• A bricks and mortar investment with rental income.
  • Leave a nest egg for your family.
  • Provide cashflow to help fund part of your retirement.
  • Use the equity in your current property to help you get your next one.

Things to consider.

Pros and cons

Circumstances differ for everyone but here are some of the key advantages and risks of investing in residential property.

Advantages Risks
You could get rental income which could cover your mortgage repayments or a large part of them. Unexpected expenses such as maintenance/wear and tear, an untenanted property or an increase in insurance premiums or rates.
Some expenses may be deductible against your taxable rental income. Interest rates could rise, increasing your costs and reducing the money you're making from the property.
You could make capital gains as the value of the property increases. Initially, there may be little or no profit from rent after expenses. Property investment is often about long-term profit.
Rules around the potential taxation of capital gains can be complicated. We recommend you always speak to your tax adviser when you buy or sell an investment property.
You could use equity in your existing property to purchase your investment property. The value of your property may not increase, depending on the market.
It's a 'bricks and mortar' investment so you have something tangible to show for your money. If you need to sell, it may take some time, plus you could make a loss on the sale. If you are unsure of the tax treatment of investing in residential property, you should seek advice from a tax professional.
  With increased debt held against your home, a change in circumstances may make it more difficult to repay your loans.

There will also be tax implications from investing in residential property. We strongly advise that you always speak with an independent tax adviser before you invest in residential property.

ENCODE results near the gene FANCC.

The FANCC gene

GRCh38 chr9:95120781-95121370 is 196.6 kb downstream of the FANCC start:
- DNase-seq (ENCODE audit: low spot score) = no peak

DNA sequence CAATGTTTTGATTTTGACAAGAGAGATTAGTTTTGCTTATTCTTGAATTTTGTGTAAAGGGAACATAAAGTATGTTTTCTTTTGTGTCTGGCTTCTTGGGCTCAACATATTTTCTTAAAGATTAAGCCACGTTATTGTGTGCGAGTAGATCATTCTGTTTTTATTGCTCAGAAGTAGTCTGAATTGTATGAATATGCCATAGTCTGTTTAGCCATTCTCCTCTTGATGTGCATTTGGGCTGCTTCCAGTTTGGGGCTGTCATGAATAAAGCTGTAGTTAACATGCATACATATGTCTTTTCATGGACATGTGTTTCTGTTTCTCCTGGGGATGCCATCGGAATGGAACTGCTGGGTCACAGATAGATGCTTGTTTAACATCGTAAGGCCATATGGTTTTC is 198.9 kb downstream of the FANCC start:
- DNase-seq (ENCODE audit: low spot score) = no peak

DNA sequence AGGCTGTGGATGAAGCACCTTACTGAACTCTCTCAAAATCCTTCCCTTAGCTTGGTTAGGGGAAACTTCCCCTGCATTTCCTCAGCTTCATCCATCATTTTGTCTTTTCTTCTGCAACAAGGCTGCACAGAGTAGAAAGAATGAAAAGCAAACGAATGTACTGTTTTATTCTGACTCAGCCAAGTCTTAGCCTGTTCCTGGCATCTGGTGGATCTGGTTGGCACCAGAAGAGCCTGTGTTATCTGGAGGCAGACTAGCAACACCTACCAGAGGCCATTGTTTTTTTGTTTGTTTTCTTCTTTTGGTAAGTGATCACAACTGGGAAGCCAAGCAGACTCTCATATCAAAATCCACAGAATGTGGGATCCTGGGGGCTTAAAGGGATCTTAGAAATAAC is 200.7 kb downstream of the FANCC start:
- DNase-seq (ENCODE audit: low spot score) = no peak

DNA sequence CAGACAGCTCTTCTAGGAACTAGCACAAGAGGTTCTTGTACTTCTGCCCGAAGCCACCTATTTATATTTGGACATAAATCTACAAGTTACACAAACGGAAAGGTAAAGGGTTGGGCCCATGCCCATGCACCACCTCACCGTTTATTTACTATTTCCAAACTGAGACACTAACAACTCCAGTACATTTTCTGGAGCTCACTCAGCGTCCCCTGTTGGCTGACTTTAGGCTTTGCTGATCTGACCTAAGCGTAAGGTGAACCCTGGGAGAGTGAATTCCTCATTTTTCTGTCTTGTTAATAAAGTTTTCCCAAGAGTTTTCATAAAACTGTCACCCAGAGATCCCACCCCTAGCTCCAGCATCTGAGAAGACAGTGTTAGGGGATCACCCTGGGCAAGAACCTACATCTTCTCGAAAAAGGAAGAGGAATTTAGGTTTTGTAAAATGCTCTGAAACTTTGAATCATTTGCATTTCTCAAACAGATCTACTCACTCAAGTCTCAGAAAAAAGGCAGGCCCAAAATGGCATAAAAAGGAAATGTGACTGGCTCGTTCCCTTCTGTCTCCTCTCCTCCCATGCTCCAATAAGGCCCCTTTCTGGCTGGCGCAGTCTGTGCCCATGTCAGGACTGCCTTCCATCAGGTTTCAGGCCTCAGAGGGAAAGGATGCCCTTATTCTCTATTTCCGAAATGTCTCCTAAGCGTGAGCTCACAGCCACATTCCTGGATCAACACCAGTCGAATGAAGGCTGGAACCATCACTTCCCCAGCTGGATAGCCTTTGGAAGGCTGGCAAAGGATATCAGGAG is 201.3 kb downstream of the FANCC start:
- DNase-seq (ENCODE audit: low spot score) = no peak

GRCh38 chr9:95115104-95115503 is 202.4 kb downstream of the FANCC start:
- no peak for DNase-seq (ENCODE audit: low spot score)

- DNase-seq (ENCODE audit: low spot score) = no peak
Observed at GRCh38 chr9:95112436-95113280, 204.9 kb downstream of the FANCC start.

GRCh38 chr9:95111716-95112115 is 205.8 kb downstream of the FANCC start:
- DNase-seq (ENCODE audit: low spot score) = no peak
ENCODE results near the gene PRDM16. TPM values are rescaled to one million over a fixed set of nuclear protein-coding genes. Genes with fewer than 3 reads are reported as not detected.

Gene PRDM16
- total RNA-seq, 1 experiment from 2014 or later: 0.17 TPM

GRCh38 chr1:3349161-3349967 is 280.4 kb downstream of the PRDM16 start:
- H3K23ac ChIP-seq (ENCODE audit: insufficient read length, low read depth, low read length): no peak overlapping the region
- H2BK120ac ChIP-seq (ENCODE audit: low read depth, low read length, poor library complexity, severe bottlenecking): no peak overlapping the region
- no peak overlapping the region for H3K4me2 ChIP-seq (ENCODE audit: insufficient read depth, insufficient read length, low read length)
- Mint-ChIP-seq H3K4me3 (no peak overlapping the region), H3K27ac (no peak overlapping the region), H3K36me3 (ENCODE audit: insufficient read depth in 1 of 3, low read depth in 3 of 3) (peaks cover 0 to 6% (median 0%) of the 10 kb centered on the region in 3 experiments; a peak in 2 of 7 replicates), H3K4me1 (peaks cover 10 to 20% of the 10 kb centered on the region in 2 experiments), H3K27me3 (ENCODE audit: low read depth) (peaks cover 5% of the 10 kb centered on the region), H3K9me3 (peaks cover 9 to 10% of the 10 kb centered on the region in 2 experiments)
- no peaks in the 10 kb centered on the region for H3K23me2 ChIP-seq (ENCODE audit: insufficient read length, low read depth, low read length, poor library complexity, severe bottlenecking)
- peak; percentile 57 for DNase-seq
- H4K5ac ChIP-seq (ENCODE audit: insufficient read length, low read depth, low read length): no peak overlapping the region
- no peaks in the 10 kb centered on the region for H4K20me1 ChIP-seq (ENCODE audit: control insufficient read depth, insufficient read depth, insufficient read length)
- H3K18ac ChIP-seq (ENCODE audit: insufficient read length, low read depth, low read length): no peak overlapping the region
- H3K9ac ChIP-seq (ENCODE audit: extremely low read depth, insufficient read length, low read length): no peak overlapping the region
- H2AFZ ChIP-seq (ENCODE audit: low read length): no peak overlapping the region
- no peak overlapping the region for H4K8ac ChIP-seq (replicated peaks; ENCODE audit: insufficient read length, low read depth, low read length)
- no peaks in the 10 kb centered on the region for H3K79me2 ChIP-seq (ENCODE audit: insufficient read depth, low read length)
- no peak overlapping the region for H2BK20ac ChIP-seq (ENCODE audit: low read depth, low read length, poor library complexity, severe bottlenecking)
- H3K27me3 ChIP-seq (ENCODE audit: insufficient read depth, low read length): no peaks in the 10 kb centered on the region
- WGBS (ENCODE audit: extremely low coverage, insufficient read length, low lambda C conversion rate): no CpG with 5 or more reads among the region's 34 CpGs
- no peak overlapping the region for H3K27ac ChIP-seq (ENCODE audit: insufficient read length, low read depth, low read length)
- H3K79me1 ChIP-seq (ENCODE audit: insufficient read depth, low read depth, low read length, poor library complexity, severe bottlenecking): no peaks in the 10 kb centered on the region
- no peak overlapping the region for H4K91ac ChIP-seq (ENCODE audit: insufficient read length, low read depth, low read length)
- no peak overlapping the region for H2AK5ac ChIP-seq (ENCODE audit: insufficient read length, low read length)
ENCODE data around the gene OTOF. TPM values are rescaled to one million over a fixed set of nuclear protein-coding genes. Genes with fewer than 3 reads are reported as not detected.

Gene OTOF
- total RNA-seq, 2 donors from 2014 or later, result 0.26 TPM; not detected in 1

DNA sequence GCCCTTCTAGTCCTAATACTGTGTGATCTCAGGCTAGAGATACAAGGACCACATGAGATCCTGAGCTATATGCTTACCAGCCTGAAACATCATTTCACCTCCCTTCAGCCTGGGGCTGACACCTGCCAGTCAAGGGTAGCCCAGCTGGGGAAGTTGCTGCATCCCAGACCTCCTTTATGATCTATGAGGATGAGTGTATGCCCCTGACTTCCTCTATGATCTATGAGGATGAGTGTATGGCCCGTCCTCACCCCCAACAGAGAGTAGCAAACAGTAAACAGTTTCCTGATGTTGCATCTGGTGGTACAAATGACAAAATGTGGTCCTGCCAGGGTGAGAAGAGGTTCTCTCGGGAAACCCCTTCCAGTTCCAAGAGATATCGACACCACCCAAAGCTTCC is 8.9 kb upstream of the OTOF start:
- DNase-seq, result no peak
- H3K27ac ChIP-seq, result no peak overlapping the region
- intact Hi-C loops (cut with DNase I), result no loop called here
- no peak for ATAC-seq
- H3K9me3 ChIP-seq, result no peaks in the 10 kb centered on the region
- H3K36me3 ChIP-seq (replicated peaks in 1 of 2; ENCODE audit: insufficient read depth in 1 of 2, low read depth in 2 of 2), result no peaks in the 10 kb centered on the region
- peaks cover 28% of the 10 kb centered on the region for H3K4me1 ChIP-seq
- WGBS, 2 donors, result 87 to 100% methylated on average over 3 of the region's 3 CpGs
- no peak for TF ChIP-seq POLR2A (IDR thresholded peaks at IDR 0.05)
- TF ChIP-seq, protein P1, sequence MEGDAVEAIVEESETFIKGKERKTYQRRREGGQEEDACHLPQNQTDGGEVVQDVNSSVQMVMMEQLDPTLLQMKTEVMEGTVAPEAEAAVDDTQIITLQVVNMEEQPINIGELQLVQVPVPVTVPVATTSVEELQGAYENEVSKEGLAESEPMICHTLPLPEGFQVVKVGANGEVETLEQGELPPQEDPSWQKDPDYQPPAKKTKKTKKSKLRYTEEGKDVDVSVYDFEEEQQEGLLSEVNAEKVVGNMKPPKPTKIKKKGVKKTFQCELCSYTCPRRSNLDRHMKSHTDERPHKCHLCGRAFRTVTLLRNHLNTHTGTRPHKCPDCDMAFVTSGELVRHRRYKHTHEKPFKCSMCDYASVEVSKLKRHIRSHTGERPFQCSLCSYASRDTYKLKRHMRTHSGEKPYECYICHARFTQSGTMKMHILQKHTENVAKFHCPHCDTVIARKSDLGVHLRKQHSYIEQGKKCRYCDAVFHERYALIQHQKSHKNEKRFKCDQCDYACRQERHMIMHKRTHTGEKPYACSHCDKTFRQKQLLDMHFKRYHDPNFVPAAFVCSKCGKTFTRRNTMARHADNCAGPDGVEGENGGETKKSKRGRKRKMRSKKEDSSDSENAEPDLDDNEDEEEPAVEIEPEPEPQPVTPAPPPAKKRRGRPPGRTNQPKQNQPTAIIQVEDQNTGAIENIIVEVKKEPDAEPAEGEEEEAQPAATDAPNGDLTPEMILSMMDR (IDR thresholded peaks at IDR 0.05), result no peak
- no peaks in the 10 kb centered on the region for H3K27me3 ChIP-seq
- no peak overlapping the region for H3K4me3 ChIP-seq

Can I afford it?

Property investment could cost less than you think. Crunching the numbers is a huge part of the process and making the investment a success. Calculate your budget by working out:

1. How much equity you have in your existing home.

2. How much money you have saved.

3. The costs involved with investing.

4. How much you need to borrow.

5. What rental income you would be able to receive for a property within your price range to help cover your expenses.

Get help with this process by talking to one of our Home Loan Experts.

Ongoing costs

When working out if you can afford to buy an investment property, consider the ongoing costs - such as loan interest (including any applicable low equity margins), property management fees (if you don't manage the property yourself), property insurance, insurance for yourself, repairs, maintenance and council rates. Take a look at the potential costs on the 'Do the maths' page.

Achieving your goal

Before investing in property, consider the goal you want to achieve. It could be:

  • To set yourself up for a longer term goal or retirement
  • To pass a property down to your kids while making money in the meantime
  • To generate an income from the property today or in the future
  • To make gains in the short term or long term.

Once you've done your initial research and have a goal in mind, talk to a range of experts you trust about the best way to achieve it. This could include a Home Loan Expert, your lawyer, your accountant, a financial adviser and a trusted real estate agent.


Find the best option for you with our home loan calculators.

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Things you should know.

The material on this webpage is provided for information purposes only and is not a recommendation or opinion in relation to property investments or home loans. The information on this webpage does not take your particular financial situation or goals into account.

Interest rates are subject to change without notice. Westpac's home loan lending criteria, terms and conditions apply. A low equity margin may apply.